The wave of reforms in recent years driven by the EU accession process has produced a large amount of legislation whose quality has not always been satisfactory. The process has been too rapid and not sufficiently transparent or inclusive. Owing to the speed of the reform and because the Serbian electoral system gives more weight to the large cities, too little has been heard from the regions and municipalities. At the same time, institutions have come under increasing public pressure to be more transparent and exercise more scrutiny over public expenditure through the National Assembly. The economic crisis in Serbia has shown that the country's public finances need to be more efficiently managed and monitored. The National Assembly plays a decisive role in overseeing the budget and public expenditure.
More transparency in the National Assembly
Switzerland is helping to improve the quality of the legislative process and to ensure that citizens' interests are taken into account. The project also promotes the National Assembly's powers of scrutiny over public finances.
Involving the public and ensuring scrutiny
As part of the project, public hearings have been set up to debate and analyse government policy developments. Peripheral regions can put their concerns and demands to parliamentarians during these regional events.
National Assembly mobile committee sessions have been organised at municipal level. This platform for direct communication allows specialists and the general public to take part in debates on items on the National Assembly's agenda to improve its effectiveness.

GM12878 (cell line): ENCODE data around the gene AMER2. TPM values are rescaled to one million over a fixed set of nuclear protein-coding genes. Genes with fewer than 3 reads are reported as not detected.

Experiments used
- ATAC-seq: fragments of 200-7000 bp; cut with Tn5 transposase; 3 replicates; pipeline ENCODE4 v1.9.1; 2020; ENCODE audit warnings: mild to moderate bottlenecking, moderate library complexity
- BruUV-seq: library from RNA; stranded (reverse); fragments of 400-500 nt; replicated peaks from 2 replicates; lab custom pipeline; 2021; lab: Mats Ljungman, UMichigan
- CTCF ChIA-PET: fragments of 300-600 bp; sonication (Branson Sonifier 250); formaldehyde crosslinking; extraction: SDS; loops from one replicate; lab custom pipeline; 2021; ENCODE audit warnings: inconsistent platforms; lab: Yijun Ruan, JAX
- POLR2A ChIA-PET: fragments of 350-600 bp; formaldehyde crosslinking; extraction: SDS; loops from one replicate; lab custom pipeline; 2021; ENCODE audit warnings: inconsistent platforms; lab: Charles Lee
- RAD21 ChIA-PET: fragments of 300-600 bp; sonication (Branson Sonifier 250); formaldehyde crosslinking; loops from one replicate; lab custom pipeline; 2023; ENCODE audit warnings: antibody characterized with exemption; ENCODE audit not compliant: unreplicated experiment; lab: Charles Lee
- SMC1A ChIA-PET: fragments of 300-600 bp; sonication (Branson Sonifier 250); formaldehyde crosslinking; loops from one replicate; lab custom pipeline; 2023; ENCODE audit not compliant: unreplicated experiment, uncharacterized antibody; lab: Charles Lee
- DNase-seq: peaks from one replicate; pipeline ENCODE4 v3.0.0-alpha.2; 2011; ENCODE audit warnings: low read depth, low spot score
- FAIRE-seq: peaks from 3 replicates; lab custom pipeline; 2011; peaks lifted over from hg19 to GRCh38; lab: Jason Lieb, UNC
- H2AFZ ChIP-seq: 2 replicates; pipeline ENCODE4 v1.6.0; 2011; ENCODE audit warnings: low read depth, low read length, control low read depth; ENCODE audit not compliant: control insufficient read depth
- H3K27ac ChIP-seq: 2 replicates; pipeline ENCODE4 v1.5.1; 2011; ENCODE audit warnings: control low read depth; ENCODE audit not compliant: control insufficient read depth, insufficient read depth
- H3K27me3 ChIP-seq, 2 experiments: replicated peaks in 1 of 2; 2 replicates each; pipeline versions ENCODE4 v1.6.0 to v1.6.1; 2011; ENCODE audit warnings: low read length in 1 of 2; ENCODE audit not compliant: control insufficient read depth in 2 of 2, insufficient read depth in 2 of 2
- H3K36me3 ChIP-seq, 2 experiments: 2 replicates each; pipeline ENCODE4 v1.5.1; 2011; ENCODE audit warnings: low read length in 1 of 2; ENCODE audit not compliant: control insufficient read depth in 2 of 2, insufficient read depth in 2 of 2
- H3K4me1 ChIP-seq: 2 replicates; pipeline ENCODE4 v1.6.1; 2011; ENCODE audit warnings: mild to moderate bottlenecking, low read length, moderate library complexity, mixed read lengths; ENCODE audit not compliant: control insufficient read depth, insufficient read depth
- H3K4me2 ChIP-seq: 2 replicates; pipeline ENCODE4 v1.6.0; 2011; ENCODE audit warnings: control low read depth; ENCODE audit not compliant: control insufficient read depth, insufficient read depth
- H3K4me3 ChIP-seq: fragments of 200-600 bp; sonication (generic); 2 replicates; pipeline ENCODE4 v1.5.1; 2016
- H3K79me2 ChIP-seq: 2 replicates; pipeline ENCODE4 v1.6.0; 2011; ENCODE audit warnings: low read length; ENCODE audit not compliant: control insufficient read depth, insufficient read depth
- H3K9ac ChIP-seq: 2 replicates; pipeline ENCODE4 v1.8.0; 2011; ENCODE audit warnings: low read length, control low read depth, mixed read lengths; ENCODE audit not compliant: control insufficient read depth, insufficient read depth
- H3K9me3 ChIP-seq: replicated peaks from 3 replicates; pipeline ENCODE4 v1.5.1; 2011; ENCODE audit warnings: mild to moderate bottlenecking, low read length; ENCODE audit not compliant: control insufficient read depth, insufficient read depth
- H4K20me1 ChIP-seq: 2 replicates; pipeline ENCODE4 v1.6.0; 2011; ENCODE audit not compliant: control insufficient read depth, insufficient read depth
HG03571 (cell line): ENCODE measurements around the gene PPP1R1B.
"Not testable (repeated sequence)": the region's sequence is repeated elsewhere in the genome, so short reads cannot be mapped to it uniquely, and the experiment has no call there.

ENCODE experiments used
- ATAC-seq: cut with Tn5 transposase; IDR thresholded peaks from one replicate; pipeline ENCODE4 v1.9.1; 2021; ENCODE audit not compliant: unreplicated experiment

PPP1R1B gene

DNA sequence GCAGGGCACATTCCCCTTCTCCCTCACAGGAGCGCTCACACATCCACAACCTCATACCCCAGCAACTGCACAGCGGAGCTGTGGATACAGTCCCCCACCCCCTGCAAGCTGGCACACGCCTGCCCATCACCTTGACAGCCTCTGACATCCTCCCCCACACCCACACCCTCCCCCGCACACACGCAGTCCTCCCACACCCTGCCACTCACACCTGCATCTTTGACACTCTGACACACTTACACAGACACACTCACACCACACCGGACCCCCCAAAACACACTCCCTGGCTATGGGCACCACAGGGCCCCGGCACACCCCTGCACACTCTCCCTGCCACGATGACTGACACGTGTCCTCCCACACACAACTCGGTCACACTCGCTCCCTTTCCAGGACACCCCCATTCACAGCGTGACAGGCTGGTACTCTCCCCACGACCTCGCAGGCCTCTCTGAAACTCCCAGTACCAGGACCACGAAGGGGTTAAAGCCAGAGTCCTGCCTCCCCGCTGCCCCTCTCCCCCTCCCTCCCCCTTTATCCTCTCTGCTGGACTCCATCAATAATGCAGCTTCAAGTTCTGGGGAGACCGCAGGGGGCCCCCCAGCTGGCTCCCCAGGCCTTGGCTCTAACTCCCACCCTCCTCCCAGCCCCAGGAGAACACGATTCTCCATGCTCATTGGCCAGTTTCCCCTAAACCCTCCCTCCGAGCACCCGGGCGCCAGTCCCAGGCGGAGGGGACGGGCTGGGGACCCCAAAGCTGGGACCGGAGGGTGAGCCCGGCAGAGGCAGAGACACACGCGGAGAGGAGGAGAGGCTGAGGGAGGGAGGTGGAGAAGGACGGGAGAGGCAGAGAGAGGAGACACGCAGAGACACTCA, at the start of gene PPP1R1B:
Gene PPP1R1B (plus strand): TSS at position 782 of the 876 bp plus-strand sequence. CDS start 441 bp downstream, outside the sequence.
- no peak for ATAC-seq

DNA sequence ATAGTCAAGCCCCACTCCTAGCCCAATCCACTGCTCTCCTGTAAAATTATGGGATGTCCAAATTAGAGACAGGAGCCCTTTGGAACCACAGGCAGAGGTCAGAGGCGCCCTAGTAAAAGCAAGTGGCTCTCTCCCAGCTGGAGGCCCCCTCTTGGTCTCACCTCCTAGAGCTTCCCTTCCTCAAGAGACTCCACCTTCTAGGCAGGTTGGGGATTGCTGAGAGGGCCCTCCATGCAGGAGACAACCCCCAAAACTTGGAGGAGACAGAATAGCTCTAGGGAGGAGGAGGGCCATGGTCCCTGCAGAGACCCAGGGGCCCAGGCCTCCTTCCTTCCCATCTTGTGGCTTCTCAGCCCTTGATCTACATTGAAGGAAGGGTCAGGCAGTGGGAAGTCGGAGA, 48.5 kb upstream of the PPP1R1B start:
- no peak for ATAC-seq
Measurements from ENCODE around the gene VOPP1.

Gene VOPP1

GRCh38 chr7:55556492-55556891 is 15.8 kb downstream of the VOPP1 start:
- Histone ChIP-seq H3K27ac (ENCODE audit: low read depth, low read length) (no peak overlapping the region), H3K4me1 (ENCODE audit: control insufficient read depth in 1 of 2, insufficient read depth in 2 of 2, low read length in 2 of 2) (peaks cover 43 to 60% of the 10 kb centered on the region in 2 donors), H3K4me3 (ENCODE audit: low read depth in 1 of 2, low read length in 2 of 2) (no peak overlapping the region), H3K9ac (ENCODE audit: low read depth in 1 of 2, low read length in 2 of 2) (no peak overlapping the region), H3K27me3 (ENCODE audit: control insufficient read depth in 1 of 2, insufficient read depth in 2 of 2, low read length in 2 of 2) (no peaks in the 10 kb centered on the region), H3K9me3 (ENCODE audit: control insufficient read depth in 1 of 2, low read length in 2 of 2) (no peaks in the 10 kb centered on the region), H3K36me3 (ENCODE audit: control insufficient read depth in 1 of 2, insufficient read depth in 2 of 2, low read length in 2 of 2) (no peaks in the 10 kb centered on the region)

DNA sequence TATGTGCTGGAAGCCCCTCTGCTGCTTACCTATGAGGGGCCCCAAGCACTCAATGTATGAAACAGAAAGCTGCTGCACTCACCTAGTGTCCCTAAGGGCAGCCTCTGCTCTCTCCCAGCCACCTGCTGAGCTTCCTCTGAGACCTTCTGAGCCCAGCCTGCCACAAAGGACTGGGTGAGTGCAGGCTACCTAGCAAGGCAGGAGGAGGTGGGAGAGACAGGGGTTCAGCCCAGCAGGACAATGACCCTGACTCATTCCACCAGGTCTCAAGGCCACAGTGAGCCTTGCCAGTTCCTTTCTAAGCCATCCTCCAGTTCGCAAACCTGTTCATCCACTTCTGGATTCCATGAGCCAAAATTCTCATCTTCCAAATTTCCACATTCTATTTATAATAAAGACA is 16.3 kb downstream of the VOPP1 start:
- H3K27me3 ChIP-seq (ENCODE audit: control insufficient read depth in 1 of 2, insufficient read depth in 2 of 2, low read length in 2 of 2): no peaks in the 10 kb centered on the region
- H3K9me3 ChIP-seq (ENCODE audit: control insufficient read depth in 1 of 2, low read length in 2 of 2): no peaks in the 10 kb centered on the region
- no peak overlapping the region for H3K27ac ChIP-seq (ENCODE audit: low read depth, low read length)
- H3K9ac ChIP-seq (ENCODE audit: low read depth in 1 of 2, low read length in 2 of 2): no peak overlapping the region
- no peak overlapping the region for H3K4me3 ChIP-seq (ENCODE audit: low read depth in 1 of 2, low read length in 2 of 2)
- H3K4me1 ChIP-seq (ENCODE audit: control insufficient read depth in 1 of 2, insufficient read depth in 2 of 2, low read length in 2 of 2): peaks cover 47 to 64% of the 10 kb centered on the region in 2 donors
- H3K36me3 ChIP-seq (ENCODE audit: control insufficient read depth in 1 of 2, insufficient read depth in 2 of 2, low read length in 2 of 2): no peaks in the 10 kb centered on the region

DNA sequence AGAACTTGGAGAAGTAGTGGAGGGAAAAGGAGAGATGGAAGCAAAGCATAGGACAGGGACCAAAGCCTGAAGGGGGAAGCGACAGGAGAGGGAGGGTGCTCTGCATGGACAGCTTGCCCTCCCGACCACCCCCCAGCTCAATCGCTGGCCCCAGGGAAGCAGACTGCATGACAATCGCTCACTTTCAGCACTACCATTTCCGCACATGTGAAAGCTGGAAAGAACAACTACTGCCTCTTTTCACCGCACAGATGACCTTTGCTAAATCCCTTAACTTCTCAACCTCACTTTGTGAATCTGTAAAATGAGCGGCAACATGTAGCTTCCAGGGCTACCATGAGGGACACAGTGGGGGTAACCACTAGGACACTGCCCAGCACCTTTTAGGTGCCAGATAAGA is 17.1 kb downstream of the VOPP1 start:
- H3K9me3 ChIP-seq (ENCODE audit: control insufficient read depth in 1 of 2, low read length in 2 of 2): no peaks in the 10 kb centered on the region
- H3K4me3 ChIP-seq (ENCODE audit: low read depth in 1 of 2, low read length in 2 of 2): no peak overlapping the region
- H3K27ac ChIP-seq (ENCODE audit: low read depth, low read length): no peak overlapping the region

The project supports more efficient administration of public finances through the introduction of electronic tools for the scrutiny of government spending. Thanks to e-governance the National Assembly can directly monitor the financial flows of the public budget and the management of fiscal affairs.
Enhanced representative powers
The programme has already borne fruit, including the introduction of a public consultation procedure for new laws (act on gender equality, electoral act, act on the funding of political groups). Surveys indicate that citizens consider the quality of the discussions in the public hearings to be 60% higher than those broadcast during televised debates. The public hearings process has furthermore had a positive effect on public participation.
The mobile committee sessions, too, have shown significant results. For example, for years overpriced land tenure leases have prevented farmers from generating secure incomes from agricultural activities. The agricultural minister was asked during a mobile committee meeting to adopt a position regarding this state of affairs. Following the public meeting the minister swiftly undertook to reduce the lease prices. Committee meetings represent communities' concerns and increase citizens' trust in the National Assembly.
The project has helped establish a women's parliamentary network. The network is made up of representatives from municipalities and businesswomen alongside MPs. It has already managed to bring a number of gender-related issues into the "Budget System Law".